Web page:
March 1969

Insulin-Glucose Dispersion and Interaction SystemLiver Control Mechanisms

Author Affiliations

Rochester, NY; Richland, Wash

From the Department of Medicine, University of Rochester School of Medicine and Dentistry (Dr. Izzo), University of Rochester, Rochester, NY, and the Pacific; Northwest Laboratory, Battelle Memorial Institute (Dr. Bartlett), Richland, Wash.

Arch Intern Med. 1969;123(3):272-283. doi:10.1001/archinte.1969.00300130054009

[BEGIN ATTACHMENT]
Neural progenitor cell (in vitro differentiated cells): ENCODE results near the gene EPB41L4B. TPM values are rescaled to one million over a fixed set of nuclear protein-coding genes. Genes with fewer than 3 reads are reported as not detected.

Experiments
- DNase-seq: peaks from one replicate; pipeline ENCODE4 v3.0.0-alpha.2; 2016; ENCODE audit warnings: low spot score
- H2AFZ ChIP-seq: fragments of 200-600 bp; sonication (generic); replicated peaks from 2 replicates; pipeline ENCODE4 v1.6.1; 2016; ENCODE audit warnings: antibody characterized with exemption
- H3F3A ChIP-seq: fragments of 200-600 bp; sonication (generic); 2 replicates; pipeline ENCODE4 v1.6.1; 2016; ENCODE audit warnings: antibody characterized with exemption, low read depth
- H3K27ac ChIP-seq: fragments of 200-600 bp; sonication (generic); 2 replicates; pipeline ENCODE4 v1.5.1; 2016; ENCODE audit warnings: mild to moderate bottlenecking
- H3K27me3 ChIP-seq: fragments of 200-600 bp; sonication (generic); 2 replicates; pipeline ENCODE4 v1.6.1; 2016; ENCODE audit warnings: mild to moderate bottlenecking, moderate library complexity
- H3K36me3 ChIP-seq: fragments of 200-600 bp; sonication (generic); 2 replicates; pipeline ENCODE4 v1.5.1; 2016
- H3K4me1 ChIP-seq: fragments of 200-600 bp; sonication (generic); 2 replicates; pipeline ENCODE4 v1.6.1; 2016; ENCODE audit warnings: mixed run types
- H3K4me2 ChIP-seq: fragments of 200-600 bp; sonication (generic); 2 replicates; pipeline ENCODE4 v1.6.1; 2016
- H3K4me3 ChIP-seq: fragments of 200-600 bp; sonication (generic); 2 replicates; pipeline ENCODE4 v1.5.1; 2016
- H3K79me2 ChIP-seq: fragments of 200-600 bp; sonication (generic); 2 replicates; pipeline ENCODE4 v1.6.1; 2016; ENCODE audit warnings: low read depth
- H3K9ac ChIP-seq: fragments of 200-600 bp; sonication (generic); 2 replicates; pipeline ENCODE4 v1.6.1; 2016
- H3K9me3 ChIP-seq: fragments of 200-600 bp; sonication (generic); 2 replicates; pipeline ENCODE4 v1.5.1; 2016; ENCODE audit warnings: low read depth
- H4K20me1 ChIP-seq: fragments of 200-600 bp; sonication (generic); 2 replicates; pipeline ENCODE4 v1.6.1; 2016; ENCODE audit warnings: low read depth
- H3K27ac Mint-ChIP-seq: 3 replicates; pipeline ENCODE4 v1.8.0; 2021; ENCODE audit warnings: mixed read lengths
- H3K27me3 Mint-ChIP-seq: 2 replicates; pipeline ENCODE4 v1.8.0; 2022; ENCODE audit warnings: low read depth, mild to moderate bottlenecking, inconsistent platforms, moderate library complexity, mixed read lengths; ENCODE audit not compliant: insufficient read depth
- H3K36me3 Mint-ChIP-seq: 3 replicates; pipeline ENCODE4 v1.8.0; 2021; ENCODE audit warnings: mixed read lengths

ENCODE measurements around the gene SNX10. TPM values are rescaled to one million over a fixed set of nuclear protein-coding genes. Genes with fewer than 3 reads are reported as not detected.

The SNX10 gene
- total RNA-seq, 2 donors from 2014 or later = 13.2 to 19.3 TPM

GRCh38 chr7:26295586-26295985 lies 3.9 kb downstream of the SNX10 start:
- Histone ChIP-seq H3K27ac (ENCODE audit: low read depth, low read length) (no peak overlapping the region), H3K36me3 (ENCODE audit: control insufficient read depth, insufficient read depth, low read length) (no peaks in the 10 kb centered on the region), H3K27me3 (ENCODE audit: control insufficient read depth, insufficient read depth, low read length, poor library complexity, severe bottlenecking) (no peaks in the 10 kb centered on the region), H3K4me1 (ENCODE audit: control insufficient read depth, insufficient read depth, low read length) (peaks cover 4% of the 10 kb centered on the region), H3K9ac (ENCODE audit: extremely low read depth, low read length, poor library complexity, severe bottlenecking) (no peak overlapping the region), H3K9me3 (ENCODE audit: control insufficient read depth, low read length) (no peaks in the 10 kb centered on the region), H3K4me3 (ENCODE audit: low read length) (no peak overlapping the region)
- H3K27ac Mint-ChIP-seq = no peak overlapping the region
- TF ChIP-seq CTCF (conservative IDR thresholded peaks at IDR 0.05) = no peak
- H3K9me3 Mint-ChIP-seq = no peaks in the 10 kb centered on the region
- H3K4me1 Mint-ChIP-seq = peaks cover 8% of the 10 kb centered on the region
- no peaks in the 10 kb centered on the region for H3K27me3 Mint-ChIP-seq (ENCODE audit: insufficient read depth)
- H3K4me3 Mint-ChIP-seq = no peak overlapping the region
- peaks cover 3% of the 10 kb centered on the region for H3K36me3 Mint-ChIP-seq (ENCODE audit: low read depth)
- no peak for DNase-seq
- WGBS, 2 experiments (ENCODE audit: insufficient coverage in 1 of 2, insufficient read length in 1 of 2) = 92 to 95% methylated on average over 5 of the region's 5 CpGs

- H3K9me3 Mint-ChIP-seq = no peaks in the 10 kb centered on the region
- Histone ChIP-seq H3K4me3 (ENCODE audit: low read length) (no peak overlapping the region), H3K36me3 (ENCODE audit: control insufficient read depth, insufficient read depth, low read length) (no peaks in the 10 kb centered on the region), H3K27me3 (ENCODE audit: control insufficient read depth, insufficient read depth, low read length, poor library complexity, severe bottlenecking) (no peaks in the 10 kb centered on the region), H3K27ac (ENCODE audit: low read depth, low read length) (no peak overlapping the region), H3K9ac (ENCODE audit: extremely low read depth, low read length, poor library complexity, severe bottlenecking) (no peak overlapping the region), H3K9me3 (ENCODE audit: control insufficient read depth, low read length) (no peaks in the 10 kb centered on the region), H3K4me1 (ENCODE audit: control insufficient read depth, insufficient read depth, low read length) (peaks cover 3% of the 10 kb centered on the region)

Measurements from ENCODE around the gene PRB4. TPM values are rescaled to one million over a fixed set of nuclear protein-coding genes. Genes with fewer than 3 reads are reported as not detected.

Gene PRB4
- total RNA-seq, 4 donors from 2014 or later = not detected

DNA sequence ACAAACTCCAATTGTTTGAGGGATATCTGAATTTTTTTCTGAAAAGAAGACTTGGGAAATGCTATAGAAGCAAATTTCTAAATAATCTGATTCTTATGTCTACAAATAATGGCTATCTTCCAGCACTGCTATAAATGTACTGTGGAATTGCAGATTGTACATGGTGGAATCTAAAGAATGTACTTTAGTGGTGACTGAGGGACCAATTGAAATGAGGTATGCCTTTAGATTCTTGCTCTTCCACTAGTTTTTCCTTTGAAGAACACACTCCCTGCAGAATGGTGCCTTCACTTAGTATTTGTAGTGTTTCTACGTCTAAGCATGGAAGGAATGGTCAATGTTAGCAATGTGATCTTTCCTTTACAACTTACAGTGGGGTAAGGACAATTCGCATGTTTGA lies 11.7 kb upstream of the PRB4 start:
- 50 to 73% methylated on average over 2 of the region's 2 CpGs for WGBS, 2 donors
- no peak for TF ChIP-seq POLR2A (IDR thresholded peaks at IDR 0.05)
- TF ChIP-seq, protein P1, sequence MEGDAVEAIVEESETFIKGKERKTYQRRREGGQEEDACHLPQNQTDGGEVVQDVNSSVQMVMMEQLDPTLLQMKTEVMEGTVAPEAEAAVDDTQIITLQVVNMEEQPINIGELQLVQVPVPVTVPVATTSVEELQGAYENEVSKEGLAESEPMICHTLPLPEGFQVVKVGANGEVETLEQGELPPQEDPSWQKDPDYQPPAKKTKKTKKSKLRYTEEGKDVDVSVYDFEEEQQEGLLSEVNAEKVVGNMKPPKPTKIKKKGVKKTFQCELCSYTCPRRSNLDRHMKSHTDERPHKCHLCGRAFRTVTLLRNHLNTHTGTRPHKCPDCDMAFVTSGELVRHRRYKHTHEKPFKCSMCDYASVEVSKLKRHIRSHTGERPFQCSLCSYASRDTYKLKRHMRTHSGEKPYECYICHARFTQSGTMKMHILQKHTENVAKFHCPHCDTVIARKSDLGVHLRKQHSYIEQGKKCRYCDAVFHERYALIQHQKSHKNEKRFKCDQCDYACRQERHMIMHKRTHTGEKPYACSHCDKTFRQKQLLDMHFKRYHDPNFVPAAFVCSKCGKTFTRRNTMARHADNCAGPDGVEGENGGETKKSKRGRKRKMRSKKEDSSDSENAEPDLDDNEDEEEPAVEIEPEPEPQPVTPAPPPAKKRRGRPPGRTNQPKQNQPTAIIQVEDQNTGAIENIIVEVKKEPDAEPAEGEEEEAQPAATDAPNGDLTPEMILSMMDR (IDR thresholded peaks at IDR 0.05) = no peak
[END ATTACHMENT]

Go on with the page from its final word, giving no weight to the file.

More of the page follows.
Data on the disposition of insulin I 131 are reviewed and analyzed to determine the mechanisms responsible for insulin dispersion phenomena. The liver is indicated as the primary organ responsible for controlling plasma clearance rates by the following two methods: chemical reaction that degrades intact insulin supplied by the plasma, and the presence of a region that controls the rate at which insulin I 131 is made available to the reaction sites. The degradation reaction is apparently second order with respect to intact insulin I 131, so that combination of two insulin I 131 molecules with insulin glutathione transhydrogenase appears to be required for degradation to occur. A proposed model describing the insulin and glucose dispersion systems and the interaction between them is capable of explaining qualitatively how plasma insulin and glucose levels are maintained.